Thanks to Ashley Little for mentioning pain in this article.Like Katie, I taught myself to knit at about the same age using an book English style. I’ve been knitting off & on for many years but in recent times have been knitting almost obsessively & had severe pain in my right shoulder at times from “throwing” the yarn English style. At a local yarn store, an expert knitter did some recovery on a knit lace cowl for me & I noticed she was knitting “differently,” yarn in the left hand which I realized at some point later is Continental knitting. I put the yarn in my left hand & picked up the knit stitch right away; it took a few sittings but I purl Continental (increasing & decreasing also) now just as fast as the knitting. Love the Continental style! No shoulder pain! Yay!? Now the severe pain is in my left thumb. I experienced the same pain in my right thumb and right wrist when I binge-crocheted a couple of years ago & also pain in my left thumb (way less than Continental knitting though). I had carpal tunnel & thumb surgery that following spring on my right hand–diagnosed years before–due to repetitive stress injury caused by the type of work I do for a living (almost 40 years) & exacerbated by the crocheting. My right hand is good now, however I now have severe pain in my left thumb & wrist due to my recent discovery of the Continental style & binge-knitting; it is now time to consider when I’ll have surgery on my left hand. An individual’s unique anatomy plays a big role I was told by the surgeon, aging/arthritis (unfortunately!), in addition to repetitive motion of the joints. My advice is to protect your joints, go to bed or sit on your hands before the pain comes–too bad for me that I can’t seem to follow my own advice! Some of you reading this may think I’m nuts & need to get a new hobby (or a life!) but many more will understand my love of knitting, yarns (a glorious palette!) & creating. P.S. I’ve tried switching styles in mid-project but I can see a small difference in the end result of each style in my knitting.

Mari Farnarier

I am an English style knitter. However, every now and then I try to knit continental. My gauge changes significantly. I knit much tighter in continental style.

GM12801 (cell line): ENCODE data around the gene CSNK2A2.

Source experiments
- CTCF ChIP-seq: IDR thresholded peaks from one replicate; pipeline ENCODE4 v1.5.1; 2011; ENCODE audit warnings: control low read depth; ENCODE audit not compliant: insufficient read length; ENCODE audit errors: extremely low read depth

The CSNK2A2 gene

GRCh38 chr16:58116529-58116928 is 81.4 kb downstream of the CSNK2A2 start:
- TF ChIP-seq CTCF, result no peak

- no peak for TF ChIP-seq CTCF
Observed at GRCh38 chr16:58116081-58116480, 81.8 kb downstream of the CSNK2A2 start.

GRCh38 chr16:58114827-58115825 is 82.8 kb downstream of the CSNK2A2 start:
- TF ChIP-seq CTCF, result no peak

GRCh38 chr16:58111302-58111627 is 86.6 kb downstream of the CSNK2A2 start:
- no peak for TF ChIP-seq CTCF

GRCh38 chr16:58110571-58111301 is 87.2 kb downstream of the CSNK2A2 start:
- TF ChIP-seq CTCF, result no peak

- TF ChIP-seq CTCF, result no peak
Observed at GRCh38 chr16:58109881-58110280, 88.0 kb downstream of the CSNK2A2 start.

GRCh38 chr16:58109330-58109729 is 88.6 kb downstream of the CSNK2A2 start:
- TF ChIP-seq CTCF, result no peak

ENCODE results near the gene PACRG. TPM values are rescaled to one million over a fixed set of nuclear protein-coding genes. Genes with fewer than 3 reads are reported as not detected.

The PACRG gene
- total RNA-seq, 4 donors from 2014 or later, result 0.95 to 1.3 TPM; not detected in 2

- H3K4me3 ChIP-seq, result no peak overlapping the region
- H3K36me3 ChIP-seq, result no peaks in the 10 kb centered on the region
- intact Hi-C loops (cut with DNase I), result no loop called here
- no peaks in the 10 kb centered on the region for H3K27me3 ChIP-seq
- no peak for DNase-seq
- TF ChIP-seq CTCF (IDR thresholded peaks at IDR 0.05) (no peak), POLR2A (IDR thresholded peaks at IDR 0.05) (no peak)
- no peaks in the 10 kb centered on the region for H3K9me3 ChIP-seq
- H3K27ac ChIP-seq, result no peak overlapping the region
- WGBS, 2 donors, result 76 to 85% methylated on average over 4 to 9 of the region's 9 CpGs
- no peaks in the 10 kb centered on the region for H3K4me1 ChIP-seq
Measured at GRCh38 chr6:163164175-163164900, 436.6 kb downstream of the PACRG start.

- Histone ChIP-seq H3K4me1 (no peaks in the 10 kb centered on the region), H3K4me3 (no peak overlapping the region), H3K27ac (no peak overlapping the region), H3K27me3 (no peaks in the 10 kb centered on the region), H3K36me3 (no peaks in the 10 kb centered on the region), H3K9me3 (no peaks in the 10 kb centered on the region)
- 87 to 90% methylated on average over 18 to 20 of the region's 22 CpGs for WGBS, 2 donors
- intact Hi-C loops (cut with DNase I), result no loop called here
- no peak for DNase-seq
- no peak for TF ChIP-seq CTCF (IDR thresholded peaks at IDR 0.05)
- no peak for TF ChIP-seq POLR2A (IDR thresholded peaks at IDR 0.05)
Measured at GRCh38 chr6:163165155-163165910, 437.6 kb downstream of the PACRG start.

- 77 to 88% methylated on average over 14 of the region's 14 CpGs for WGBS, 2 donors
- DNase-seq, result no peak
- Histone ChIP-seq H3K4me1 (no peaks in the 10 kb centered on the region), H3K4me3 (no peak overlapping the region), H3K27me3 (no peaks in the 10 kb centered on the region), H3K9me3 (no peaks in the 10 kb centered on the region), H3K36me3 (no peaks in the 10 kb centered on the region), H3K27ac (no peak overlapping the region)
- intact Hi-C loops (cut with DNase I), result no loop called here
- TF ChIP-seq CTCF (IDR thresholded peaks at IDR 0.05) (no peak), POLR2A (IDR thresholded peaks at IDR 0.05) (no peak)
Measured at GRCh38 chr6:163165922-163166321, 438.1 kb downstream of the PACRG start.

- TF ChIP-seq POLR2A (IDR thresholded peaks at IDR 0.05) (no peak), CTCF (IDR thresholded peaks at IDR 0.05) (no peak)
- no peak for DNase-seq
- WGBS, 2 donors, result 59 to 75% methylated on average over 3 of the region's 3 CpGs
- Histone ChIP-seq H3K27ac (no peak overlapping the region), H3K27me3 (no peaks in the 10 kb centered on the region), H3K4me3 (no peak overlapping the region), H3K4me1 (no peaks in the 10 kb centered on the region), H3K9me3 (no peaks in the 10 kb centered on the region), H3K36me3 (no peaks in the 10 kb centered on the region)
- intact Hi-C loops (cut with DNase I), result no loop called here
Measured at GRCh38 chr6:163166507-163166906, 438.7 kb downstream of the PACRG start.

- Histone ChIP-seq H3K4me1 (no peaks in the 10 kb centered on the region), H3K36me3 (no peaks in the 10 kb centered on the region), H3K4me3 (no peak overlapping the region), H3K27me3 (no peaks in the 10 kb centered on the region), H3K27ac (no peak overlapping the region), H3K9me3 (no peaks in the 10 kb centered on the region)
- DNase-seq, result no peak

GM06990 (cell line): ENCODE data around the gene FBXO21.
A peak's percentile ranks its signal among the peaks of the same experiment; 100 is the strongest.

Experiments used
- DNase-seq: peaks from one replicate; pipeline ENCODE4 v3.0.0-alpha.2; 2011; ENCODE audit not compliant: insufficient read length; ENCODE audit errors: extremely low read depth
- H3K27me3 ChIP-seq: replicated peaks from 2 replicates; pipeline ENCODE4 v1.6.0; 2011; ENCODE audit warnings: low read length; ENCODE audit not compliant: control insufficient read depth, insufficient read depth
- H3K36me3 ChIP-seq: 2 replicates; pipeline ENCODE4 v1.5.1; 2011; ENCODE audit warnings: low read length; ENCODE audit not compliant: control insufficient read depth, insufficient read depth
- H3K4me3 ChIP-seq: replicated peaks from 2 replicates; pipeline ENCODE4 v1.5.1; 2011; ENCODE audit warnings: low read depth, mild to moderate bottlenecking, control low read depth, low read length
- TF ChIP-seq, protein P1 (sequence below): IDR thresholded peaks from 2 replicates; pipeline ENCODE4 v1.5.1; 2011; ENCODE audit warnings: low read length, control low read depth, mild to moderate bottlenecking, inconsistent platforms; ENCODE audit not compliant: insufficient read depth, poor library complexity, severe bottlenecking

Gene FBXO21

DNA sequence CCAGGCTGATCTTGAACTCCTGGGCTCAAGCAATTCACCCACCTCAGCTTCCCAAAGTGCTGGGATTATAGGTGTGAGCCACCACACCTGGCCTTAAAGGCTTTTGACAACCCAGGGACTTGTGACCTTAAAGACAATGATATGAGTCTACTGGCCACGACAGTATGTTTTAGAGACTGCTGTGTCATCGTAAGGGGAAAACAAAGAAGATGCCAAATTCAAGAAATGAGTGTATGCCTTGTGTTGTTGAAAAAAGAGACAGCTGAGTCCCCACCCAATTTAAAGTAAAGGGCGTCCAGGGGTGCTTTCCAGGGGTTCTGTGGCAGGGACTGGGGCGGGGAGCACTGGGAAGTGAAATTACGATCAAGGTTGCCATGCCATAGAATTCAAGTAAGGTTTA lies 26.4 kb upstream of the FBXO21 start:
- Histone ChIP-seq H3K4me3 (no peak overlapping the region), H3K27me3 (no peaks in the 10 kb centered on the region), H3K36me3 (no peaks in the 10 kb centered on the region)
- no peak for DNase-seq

Even after publishing this article, Craftsy’s Explorations in Brioche class almost ignores the Continental knitter. Nowhere in the course description does she mention that instruction focuses on those who throw and almost disregards Continental knitters. Online polls show that somewhere between 30%-49% of knitters use Continental style, and this article states “I’m not just talking about how you hold your needles. Think about which hand you hold the yarn in, the tension you use when knitting, and where your yarn is coming from.”

Despite this, the Explorations in Brioche Craftsy class gives barely a mention to Continental. In fact, the instructor gave about 30 seconds of demo on Continental then actually said in exasperation “I have to put this in my right hand.”

Brioche is difficult enough, and now I have to add extra youtube videos to figure this out. I am VERY DISAPPOINTED because any knitting class that doesn’t give equal time to English and Continental styles should, at the very least, let knitters know what will NOT not be there.

Is this true for all knitting classes? What’s up with this? It doesn’t seem extremely difficult to add sufficient demos for both styles…even if you had to get an adjunct instructor to do the video supplements.

Blair Cole

Nice Post.. Excellent Info.. Really amazing.. This was a fantastic article… really superb….

Barb Simon

At a young age,I learned how to knit (‘pick”, Continental style) from my mother who learned from her German aunts. As a teen, when I taught myself how to crochet, it was easy to pick up since I already held the yarn in my left hand. Years later I found out from my sister, who is left handed, that she learned how to do the knit stitch from a friend and was sent home after the first lesson to practice. She didn’t know about purling and wanted the stockinette effect so she just knit back “throwing”, English style. I used this “Continental/English” method when I knit a stockinette sweater (not in the round). The way I did it was to knit (pick) over and knit (throw) back without dropping the yarn or changing the needles. The tension was slightly different but not enough to show and I can “throw” back faster than (1) turning the work around, (2) switching needles, and (3) purling back.

How to knit stockinette Continental/English style : after finishing a knit row, instead of turning the work around to purl back, I keep the yarn in my left hand, place the point of my left needle in the first stitch (the last one I knit) on the right needle (left to the right), drop the left needle, wind the yarn around the right needle counter clock wise (not dropping the yarn), pull the loop through onto the left needle, then drop the stitch on the right needle…repeat. You get exactly the same stitch you would if you were purling. You can get into quite a nice rhythm.


Thank you so much for your comment. Knitting stocking stitch bores me mindless so, thought I’d give your method a try. Can’t believe how simple it is and having to concentrate a bit more than usual on what l’m doing alleviates the boredom. Thanks.


I knit Continental and I purl just as fast as I knit. (I’m not sure how you do it so that it slows you down. ) I am searching for resources on teaching a knitting class, and trying to figure out which was to demonstrate to the students!


Please make a video showing how to purl Continental faster. I switched from English to Continental a while ago, and the knit stitch for me is really fast, but the purl is still awkward. When I have a whole row of purling to do, I usually do it Portuguese-style. I also flick about half the time, and that’s almost as fast for me as Continental knit stitching.